Bare your feet in the soil of our mother and feel that cool warmth.  This is where you are meant to be, always. 

Some acts, even when performed for the first time, make you feel as if you have been and done them before.  A connection.  Re-legion; reconnection.  A religious experience.    

Swimming in the sea.  Feeling the sun brighten your childhood.  Love making.  Wine.  Meat.  Killing a man??

Yes, take me back to the essence, to the pure and harmonic, instinctual virtue.  When the Lion didn't apologize.    

But being there means no consciousness.  No literature, no art that is self-referential.  Though there will be dancing and singing, of course, though you won't remember enough of it to package and sell.  It will pass through you, like a rose does, in the desert, alone and free, both in its beauty and in its demise.  But it bloomed.  It bloomed for you:  ((((((()))))))    

Can you let go?  Can you go back?  Has the illusions of the modern world become more real than reality?  

I feel a rush with technology.  I can't imagine my life without popular culture.  Nature is over-rated.  I want to be moved while sitting still, in an office, during a meeting, I want all these thoughts and desires to rush into my head, converge into one big cataclysm.  

Cry, break free, and yearn for something better, always, that's what I want.  Always on the run, the ups and the downs.  Modern man, hear me blog and text, and live in an alternate universe where I am who I want to be.

What does this all mean?  Do these questions even matter, any more?  They hurt and torture me less, though I express them better.  My anguish has given forth to cogency.  It doesn't feel the same.  And I miss that.  I would give up clarity for opacity for it gives birth to ambiguity; the mother of all genius and ecstasy.  Contentment is not always a good thing.

When we don't need all this junk to make us happy, why do we do it, and why can't we live with out it?  

Life is more than "happiness".  

Creation, destruction, absurdity, resurgence.  To feel the Earth move, under your feet and the sky fall.  

No looking back.  Head into the abyss.  

Get your kicks before it's all over.          


Monday, July 27, 2009


On a drunken revelry in Bologna, with an Italian professor, I chanced upon a universal truth that only comes to you at such moments of surrender, rapture.  When that dollhouse of a city shines with all its lights, through porticos and piazzas, only for you.  Only for you.  During my time there, I often pictured what Bologna looks like from up above.  It would make anyone say, "what is that preciousness?"  And I was there in that walled city and one night in particular, I remember quite fondly.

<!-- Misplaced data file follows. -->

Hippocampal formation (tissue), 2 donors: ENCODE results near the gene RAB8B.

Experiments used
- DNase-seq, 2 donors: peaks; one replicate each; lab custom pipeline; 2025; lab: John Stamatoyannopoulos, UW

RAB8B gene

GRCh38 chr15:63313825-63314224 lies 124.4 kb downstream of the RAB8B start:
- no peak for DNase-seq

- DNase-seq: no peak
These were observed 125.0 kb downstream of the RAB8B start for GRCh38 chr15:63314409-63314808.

It was myself and four white american classmates of mine, WASPS.  Anglo-saxon to the core, white as white can be.  I rarely hang out with white americans, not because I am a reverse racist or something, but only because they are usually so uncool.  I still give it a go, at times, who knows, there may be a Jack Nicholson, a Sean Penn, or a Johnny Depp amongst them.  But that's only in the movies, I am convinced.  Plus the cool ones all moved to France.  I digress.

We had a common purpose these white people and I.  We all loved dearly our cynical and tough-minded Italian professor who was so cool, so casually, effortlessly hip even though he was stereotypical; approaching 50 though always with younger women, and driving only classic cars; Porche, Alfa romeo or the Mercedes depending on his mood.  He chain smoked and always looked as if he had somewhere more important to be, and if he was talking to you, someone more important he needed to talk to.  But he indulged us, of all the uptight professors at our elite institution, he was the only one who drank with us - if only to mock us.  But such abuse turned us ON.  Yes, we wanted to be made to feel inferior, to be broken down only to be built up again, as cool as our Italian professor.  We worshipped him.  We wanted to look into the future with wonder and awe, wishing - dare I say hoping (our Italian professor hated this word)- that we too would eventually dress better, have young ladies, classic cars and the cigarette dangling off our lips as we popped champagne corks on the Amalfi coast, on our spare time, when we weren't engaged in the exciting and glamourous world of international affairs. 

He came to our parties, hit on our women, and then drove away with them in his fancy cars.

He outdrank us, and was always the last one home.  And the next day he would be in seminar as sharp as a razor bearing down on our collective ignorance.  He was tough and mean in the classroom, and jaded and cynical outside.  But we loved him, a group of us, don't ask me why.  Some people just have that kind of hold on you.